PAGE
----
The report said the Kabul airport blast was “likely to inspire ISIS groups to try and mount new attacks in Indonesia”.
“This could lead not to competition between JI and ISIS, which have never been particularly affected by each other’s actions, but to intra-ISIS competition to demonstrate that one particular cell can outdo another,” it said.
“For this reason, ISIS cells remain far more dangerous than anything connected to JI.”
Retno met with Taliban officials during a visit to Qatar a fortnight ago and said on Thursday: “Indonesia hopes that Afghanistan is not used as a breeding and training ground for terrorist organisation and activities that threaten peace and stability in the region.”
In a speech to the Foreign Policy of Indonesia think tank on Thursday night, Payne warned the Taliban “the world was watching”.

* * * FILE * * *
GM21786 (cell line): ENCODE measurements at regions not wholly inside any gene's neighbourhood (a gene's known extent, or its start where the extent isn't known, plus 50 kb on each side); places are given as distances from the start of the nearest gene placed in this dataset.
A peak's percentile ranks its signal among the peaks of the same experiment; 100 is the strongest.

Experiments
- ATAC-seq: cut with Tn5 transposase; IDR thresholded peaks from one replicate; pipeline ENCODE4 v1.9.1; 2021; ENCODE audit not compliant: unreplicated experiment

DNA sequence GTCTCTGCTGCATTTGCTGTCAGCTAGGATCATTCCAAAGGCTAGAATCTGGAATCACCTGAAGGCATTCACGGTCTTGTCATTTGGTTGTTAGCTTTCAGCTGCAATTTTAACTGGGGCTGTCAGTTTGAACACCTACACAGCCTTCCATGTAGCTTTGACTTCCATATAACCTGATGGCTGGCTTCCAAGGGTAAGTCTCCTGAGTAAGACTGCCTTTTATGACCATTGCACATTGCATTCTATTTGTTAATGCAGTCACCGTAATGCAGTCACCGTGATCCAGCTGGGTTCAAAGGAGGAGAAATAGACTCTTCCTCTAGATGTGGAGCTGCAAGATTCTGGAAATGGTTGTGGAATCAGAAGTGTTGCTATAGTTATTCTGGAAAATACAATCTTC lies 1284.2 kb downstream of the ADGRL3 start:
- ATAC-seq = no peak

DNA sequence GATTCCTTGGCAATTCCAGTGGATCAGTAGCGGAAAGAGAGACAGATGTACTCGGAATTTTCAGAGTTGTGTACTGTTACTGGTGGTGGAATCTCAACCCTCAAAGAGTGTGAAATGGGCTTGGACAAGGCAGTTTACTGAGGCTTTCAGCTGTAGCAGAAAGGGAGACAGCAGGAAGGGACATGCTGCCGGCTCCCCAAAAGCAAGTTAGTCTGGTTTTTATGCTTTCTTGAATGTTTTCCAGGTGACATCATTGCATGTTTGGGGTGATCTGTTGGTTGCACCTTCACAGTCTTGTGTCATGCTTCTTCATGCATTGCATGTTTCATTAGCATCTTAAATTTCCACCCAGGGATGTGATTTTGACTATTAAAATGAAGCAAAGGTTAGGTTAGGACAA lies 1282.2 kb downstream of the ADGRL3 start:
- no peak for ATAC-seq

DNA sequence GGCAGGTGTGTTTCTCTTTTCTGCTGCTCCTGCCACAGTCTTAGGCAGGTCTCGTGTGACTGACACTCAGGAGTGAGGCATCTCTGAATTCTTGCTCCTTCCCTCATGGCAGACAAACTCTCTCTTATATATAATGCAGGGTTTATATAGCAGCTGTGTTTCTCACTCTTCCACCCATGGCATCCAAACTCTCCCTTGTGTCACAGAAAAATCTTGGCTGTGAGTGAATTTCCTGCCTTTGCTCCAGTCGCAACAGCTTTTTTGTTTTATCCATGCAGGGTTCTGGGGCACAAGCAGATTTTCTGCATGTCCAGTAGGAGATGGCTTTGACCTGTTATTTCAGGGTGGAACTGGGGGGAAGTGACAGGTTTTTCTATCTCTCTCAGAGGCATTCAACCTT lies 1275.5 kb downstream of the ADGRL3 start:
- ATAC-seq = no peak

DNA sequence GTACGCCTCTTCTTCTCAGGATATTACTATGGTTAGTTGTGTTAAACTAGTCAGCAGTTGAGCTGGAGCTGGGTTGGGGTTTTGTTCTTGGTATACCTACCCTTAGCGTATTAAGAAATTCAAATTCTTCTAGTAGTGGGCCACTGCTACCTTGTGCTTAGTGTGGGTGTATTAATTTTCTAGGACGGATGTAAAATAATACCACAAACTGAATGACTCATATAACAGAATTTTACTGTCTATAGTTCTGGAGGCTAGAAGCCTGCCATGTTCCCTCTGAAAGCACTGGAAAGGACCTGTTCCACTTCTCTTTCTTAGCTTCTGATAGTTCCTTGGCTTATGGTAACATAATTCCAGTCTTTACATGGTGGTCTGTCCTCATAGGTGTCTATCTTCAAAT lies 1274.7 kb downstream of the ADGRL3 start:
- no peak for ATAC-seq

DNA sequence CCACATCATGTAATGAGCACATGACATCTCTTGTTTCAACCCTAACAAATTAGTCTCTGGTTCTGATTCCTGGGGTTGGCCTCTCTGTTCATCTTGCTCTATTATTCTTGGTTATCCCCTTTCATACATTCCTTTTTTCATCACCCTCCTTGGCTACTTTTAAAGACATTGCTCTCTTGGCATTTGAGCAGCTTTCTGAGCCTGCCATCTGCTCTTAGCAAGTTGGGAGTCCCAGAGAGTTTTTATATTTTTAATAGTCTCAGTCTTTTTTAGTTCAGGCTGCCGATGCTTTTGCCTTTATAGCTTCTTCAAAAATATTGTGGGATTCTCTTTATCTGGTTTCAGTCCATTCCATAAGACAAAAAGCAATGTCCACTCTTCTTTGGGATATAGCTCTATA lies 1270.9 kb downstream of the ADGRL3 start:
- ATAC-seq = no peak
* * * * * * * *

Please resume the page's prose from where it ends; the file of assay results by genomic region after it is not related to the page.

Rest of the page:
“Our counterterrorism cooperation between Australia and Indonesia, forged in the aftermath of some of the most critical events in our shared history, is now once again critical,” she said.
“We want to make it very clear that an extremist narrative of success in Afghanistan is not one we’re prepared to accept and make it very clear to the Taliban … that it must prevent the return to extremism.”
Payne did not mention China by name while in Indonesia but did offer a none-too-subtle reference to the superpower.
“Australia wants to see an Indo-Pacific region that embraces engagement and cooperation but upholds the rights and sovereignty of countries without coercion, regardless of its size and power,” she said.
“To maintain that prosperity and security, we welcome a region that supports a level playing field based on rules and norms to ensure healthy competition, rather than competition that risk sliding into instability or conflict.
“Australia and Indonesia are well-placed to cooperate on this vision.”
Payne and Dutton will also fly to Delhi on Saturday before stops in Seoul and Washington DC.
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